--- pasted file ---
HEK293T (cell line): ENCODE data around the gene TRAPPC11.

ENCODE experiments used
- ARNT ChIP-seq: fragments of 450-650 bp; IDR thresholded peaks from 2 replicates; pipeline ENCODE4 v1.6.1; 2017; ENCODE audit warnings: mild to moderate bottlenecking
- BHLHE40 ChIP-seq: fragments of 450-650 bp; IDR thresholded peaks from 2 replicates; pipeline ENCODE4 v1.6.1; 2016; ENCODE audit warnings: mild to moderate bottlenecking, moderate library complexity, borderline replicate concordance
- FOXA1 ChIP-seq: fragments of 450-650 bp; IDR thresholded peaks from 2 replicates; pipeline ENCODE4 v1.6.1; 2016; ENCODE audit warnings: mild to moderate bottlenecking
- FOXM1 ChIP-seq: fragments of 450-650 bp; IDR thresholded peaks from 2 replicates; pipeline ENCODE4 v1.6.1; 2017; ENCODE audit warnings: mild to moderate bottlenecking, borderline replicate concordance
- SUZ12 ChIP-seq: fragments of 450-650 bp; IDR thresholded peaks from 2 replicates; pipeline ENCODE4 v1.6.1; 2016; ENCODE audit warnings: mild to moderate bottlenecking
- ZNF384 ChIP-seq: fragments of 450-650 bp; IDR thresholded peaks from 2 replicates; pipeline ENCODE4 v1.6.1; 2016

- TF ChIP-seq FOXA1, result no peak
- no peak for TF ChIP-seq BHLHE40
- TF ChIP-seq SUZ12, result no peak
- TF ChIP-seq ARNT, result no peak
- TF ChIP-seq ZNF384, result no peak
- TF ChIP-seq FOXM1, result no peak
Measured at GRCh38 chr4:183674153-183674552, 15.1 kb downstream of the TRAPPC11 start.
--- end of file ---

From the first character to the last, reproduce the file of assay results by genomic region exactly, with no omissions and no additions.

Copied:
HEK293T (cell line): ENCODE data around the gene TRAPPC11.

ENCODE experiments used
- ARNT ChIP-seq: fragments of 450-650 bp; IDR thresholded peaks from 2 replicates; pipeline ENCODE4 v1.6.1; 2017; ENCODE audit warnings: mild to moderate bottlenecking
- BHLHE40 ChIP-seq: fragments of 450-650 bp; IDR thresholded peaks from 2 replicates; pipeline ENCODE4 v1.6.1; 2016; ENCODE audit warnings: mild to moderate bottlenecking, moderate library complexity, borderline replicate concordance
- FOXA1 ChIP-seq: fragments of 450-650 bp; IDR thresholded peaks from 2 replicates; pipeline ENCODE4 v1.6.1; 2016; ENCODE audit warnings: mild to moderate bottlenecking
- FOXM1 ChIP-seq: fragments of 450-650 bp; IDR thresholded peaks from 2 replicates; pipeline ENCODE4 v1.6.1; 2017; ENCODE audit warnings: mild to moderate bottlenecking, borderline replicate concordance
- SUZ12 ChIP-seq: fragments of 450-650 bp; IDR thresholded peaks from 2 replicates; pipeline ENCODE4 v1.6.1; 2016; ENCODE audit warnings: mild to moderate bottlenecking
- ZNF384 ChIP-seq: fragments of 450-650 bp; IDR thresholded peaks from 2 replicates; pipeline ENCODE4 v1.6.1; 2016

- TF ChIP-seq FOXA1, result no peak
- no peak for TF ChIP-seq BHLHE40
- TF ChIP-seq SUZ12, result no peak
- TF ChIP-seq ARNT, result no peak
- TF ChIP-seq ZNF384, result no peak
- TF ChIP-seq FOXM1, result no peak
Measured at GRCh38 chr4:183674153-183674552, 15.1 kb downstream of the TRAPPC11 start.